Verses: The Story of O.J.
Here's Part 2, The Story of O.J.
"O.J. like, "I'm not black, I'm O.J." …okay"
The opening line to The Story of O.J. is perfect. It kicks off the entire feel of the track and NO ID's sample of Nina Simone's "Four Women" is haunting. The intentional pause that Jay placed was done with purpose. You almost can hear a collective sigh and eye roll at that one infamous line to summarize the sentiment of what O.J. Simpson believed he was, bigger than blackness. Black success has been synonymous with whiteness throughout history. When a black man or woman elevates socially or economically their surroundings often do not reflect their upbringing. At the time O.J. felt his legacy was bigger than being black and he was soon reminded otherwise.
"House nigga don't fuck with me
I'm a field nigga, go shine cutlery"
If the first line was the setup then the following line was the overhead spike. Jay positioned himself in the field denying the obvious advantage his complexion would have afforded him. More often than not black men and women of wealth and higher standard forget no matter what position White America will place you, you can be quickly reminded of who you really are. The color of money can be viewed as a shield against your complexion albeit a poor one. Tiger Woods is another example how white acceptance can soon turn its ugly head. His fall from grace off the golf course has affected his professional play as well as how he is viewed in the media.
I told him, "Please don't die over the neighborhood
That your mama rentin'
Take your drug money and buy the neighborhood
That's how you rinse it"
I bought every V12 engine
Wish I could take it back to the beginnin'
I coulda bought a place in Dumbo before it was Dumbo
For like 2 million
That same building today is worth 25 million
Guess how I'm feelin'? Dumbo
Simply put, buyers remorse. Jay is reflecting on what his money could have afforded him outside of luxury items. Property, equity and essentially and opportunity to cultivate Black living standards. Although I don't believe anyone should aspire to sell drugs with the hopes of cultivating the community I believe the point Jay was trying to make was there is a better use of finances outside of superficial items. "Guns and butter baby."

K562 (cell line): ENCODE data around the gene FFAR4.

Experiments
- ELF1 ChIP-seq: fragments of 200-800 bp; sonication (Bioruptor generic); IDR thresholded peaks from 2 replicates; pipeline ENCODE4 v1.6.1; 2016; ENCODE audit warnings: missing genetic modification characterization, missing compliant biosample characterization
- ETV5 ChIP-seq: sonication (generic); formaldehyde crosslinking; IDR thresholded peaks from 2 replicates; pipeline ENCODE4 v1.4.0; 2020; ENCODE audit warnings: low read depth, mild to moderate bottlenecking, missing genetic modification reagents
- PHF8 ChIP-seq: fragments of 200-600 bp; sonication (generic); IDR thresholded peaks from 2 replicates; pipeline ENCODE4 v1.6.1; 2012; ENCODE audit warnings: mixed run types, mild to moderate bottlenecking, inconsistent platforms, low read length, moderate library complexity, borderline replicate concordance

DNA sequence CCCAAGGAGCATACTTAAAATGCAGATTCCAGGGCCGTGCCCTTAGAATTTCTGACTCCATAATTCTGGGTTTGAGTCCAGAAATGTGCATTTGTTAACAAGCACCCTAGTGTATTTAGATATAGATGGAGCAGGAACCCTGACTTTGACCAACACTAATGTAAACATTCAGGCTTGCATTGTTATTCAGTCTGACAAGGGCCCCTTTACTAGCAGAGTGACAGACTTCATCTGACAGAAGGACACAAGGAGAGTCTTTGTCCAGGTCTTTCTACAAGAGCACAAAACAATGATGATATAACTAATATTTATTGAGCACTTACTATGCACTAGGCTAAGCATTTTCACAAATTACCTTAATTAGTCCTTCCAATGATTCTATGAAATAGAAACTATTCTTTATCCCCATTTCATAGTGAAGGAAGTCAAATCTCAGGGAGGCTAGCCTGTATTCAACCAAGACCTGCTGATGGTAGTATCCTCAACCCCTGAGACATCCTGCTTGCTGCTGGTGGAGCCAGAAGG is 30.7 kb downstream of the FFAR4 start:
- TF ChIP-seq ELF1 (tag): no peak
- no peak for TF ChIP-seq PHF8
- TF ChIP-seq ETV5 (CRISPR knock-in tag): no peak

Also of note, not "dying over the neighborhood, that your momma renting" speaks to the violence in communities we have no official claim over. Lines like these personify the necessary need to remind the youth that the love we have for the hood and the blood shed in the streets are futile.
"You wanna know what's more important than throwin' away money at a strip club? Credit
You ever wonder why Jewish people own all the property in America? This how they did it"
"Y'all out here still takin' advances, huh?
Me and my niggas takin' real chances, uh
Y'all on the 'Gram holdin' money to your ear
There's a disconnect, we don't call that money over here, yeah"
Finances have always been an issue when it comes to the black community. One thing that we can't come to agree upon is how we spend and save our money. "Throwing money away at a strip club" has always been a sign of financial freedom for some especially in rap. Making it rain or walking in with a garbage bag full of money is seen as a status symbol. As well as cars, clothing, jewelry and luxurious houses. All of which has been revealed as rentable commodities. While a show of money to us may go as far as your local hustler REAL money in the corporate world comes in assets. Again guns and butter. The credit system whether you like it or not is how you move around with the big boys. In fact, the entire United States of America has a credit score. So as much friction these lines have caused denying the truth of it is ignoring the very staples of our society.
Now let's briefly discuss the money to your ear line. If Jay hurt your feelings by telling you holding a few bands to your ear isn't real money, get over it. It isn't. It may be real money where you're from but to Jay and his constituents, it isn't. I'll go back to a dope Pusha T line.
"A half a mill in twenties like a billion where I'm from." - So Appalled
Perspective. To YOU in your world, that's a lot of money. To people like Jay, it is not. Period. What people miss in this song, is that Jay starts by telling us what he thought money and freedom was. He bought every V12 engine instead of a building which appreciated in value. When he grew and started to realize what financial freedom really was, he spent one million dollars on a piece of art work which is worth way more now. If all you took from this entire song was Jay trying to diss us listen again. The message is subtle and filled with nuance. For one, no matter how successful we become to the rest of the world, light, dark, hood, rich, field, or house we are still niggers. And as soon as we fail the world will be there with that not so humble reminder. Two, financial freedom isn't instant. It takes years and years to attain wealth and even longer to maintain it and pass it on. Armed with the knowledge of how to do so, we can gain access to the things that are more important than what we see in a video. Just my thoughts.